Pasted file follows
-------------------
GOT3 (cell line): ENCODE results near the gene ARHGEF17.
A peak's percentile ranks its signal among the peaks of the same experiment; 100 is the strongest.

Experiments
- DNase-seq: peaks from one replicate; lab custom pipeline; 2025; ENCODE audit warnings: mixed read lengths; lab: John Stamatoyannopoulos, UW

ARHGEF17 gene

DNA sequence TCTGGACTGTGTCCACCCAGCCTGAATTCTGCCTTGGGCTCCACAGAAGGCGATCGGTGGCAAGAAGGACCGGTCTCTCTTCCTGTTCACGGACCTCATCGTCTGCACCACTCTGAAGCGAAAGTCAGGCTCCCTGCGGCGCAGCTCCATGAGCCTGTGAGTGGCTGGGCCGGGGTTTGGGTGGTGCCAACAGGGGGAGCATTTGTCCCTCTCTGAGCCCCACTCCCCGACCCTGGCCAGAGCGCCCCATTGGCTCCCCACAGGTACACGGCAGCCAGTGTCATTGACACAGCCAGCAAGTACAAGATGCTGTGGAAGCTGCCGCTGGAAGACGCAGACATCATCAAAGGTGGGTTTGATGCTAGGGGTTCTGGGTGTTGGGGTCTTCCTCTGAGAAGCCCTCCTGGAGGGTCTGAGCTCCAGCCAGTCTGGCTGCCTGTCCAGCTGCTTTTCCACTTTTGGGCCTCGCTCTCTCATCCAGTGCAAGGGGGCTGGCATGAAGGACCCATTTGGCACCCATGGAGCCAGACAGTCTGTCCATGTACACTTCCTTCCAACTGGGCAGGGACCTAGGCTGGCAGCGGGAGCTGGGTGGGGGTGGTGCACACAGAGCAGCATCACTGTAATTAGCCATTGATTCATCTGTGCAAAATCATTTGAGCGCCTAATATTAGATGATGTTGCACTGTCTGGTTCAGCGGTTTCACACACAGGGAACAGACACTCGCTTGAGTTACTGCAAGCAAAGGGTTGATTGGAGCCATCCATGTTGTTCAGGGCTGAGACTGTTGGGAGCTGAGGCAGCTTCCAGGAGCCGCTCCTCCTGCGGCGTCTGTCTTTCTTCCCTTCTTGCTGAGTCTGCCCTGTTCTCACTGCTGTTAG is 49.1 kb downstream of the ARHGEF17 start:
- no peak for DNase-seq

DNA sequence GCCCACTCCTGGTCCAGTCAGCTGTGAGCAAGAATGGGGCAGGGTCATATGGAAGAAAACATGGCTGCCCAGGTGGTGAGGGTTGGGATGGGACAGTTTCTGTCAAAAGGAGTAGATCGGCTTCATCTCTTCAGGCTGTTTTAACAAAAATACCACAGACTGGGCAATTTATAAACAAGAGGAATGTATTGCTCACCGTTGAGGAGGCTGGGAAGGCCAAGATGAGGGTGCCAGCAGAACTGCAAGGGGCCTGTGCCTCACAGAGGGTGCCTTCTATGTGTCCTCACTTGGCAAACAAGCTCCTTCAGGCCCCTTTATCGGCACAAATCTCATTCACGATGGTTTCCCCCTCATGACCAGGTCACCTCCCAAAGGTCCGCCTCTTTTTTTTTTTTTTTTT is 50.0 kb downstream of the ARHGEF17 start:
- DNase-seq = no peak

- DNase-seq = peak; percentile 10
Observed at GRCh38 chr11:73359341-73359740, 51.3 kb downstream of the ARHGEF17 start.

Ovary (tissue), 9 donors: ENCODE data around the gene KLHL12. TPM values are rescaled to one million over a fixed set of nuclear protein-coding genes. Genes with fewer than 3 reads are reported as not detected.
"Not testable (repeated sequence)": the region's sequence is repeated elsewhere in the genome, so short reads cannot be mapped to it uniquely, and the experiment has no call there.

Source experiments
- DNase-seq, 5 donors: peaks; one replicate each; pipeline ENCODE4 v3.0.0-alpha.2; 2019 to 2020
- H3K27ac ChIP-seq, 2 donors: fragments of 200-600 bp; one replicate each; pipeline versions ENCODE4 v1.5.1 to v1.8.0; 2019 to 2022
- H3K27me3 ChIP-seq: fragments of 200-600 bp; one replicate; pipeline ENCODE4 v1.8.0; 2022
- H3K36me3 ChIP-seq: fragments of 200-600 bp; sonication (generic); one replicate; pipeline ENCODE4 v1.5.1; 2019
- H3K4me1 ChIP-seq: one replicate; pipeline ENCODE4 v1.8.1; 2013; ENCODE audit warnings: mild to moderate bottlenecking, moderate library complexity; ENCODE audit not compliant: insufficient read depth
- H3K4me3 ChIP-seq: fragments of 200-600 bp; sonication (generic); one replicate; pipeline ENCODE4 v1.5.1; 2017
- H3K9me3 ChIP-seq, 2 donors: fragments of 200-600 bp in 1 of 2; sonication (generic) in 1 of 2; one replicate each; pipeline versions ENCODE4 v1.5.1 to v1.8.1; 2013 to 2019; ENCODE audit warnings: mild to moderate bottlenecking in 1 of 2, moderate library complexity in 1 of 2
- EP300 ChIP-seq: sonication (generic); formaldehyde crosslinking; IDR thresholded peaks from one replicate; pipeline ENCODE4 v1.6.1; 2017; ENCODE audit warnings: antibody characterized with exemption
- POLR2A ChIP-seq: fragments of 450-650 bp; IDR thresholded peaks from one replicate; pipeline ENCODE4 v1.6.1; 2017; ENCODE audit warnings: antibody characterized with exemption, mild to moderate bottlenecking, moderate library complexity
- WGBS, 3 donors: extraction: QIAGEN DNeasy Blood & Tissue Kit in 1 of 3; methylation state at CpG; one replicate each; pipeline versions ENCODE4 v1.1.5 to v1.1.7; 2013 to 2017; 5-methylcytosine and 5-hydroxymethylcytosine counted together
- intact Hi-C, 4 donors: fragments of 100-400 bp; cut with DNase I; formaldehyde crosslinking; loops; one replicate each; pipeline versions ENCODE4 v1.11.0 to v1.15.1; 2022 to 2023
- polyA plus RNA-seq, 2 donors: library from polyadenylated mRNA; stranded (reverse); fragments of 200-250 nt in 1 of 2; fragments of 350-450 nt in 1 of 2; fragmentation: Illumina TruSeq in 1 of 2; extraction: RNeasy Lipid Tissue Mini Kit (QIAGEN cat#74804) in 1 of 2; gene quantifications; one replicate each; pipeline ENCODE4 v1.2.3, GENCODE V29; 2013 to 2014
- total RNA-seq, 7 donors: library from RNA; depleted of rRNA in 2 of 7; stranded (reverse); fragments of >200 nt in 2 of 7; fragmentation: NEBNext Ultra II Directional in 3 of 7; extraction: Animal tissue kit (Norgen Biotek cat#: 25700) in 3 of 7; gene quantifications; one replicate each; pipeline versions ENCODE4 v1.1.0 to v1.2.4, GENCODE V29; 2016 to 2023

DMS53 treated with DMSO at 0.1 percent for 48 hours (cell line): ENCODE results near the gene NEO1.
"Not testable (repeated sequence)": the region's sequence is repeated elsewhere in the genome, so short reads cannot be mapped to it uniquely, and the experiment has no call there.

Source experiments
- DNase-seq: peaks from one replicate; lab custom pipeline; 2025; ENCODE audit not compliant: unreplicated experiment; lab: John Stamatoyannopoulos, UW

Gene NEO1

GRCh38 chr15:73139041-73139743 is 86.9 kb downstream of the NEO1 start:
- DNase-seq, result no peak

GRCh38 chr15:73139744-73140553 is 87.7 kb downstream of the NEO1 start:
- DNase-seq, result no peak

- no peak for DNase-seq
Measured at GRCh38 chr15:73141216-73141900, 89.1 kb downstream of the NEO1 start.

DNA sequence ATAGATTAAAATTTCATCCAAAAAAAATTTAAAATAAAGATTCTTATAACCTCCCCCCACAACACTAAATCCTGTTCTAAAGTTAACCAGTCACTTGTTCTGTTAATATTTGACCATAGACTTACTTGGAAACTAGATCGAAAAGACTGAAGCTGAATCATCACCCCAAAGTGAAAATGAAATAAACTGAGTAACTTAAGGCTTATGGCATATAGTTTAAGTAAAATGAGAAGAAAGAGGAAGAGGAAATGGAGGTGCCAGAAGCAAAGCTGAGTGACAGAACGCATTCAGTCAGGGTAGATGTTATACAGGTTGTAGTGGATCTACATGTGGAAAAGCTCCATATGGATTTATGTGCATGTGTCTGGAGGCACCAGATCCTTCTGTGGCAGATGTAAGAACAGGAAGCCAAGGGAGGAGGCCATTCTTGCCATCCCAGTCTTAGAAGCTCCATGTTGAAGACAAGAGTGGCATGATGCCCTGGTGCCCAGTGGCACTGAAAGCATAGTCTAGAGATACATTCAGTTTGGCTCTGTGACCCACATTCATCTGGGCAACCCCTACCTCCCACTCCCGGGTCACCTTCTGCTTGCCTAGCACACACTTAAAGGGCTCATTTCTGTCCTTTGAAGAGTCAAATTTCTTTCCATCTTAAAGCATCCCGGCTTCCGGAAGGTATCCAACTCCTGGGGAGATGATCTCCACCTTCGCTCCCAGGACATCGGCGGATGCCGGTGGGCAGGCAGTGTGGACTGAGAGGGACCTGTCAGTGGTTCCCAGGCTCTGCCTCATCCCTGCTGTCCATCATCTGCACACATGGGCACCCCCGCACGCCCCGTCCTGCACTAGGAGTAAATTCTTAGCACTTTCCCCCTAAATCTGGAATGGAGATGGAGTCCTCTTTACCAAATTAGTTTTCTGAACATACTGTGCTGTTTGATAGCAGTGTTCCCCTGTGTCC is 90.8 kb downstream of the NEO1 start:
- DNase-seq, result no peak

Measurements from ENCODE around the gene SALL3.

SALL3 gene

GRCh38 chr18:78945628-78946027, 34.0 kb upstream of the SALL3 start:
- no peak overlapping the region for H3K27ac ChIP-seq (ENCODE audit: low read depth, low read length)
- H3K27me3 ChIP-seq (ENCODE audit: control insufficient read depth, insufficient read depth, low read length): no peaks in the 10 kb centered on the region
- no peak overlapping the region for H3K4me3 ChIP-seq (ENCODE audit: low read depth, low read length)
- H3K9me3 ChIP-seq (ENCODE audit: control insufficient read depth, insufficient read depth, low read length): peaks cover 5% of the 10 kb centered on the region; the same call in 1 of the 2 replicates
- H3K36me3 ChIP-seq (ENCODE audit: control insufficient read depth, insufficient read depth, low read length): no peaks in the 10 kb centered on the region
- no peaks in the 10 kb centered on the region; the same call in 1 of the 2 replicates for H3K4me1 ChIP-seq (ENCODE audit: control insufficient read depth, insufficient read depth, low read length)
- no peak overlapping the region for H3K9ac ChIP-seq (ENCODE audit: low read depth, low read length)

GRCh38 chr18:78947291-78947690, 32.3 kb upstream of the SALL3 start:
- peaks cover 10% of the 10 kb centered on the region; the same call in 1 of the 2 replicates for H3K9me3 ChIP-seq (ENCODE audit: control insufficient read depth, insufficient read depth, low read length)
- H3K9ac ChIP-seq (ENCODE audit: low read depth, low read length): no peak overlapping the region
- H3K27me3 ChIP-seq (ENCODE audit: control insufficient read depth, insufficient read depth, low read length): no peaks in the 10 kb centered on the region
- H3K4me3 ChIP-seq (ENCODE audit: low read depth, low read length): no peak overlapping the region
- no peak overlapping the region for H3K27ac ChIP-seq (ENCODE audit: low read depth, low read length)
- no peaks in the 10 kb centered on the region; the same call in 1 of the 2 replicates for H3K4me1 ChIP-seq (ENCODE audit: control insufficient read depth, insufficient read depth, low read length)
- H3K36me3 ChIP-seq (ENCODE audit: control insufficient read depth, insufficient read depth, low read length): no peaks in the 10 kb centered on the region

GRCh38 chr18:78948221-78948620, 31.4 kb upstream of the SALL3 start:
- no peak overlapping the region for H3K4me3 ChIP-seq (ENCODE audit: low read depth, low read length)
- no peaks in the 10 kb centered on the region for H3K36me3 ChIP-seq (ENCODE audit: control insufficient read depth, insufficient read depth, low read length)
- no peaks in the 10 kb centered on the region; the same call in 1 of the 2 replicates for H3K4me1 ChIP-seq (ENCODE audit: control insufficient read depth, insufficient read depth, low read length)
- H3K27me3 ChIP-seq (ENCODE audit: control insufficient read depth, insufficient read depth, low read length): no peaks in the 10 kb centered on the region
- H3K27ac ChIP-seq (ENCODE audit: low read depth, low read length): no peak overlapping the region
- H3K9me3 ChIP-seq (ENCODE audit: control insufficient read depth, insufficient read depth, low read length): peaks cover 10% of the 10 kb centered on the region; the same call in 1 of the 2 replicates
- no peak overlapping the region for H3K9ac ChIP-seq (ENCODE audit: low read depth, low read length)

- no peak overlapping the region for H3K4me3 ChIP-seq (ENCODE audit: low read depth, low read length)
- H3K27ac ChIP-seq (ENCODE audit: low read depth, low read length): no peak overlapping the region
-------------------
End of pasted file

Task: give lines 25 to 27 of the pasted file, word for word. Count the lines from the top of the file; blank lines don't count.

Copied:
- intact Hi-C, 4 donors: fragments of 100-400 bp; cut with DNase I; formaldehyde crosslinking; loops; one replicate each; pipeline versions ENCODE4 v1.11.0 to v1.15.1; 2022 to 2023
- polyA plus RNA-seq, 2 donors: library from polyadenylated mRNA; stranded (reverse); fragments of 200-250 nt in 1 of 2; fragments of 350-450 nt in 1 of 2; fragmentation: Illumina TruSeq in 1 of 2; extraction: RNeasy Lipid Tissue Mini Kit (QIAGEN cat#74804) in 1 of 2; gene quantifications; one replicate each; pipeline ENCODE4 v1.2.3, GENCODE V29; 2013 to 2014
- total RNA-seq, 7 donors: library from RNA; depleted of rRNA in 2 of 7; stranded (reverse); fragments of >200 nt in 2 of 7; fragmentation: NEBNext Ultra II Directional in 3 of 7; extraction: Animal tissue kit (Norgen Biotek cat#: 25700) in 3 of 7; gene quantifications; one replicate each; pipeline versions ENCODE4 v1.1.0 to v1.2.4, GENCODE V29; 2016 to 2023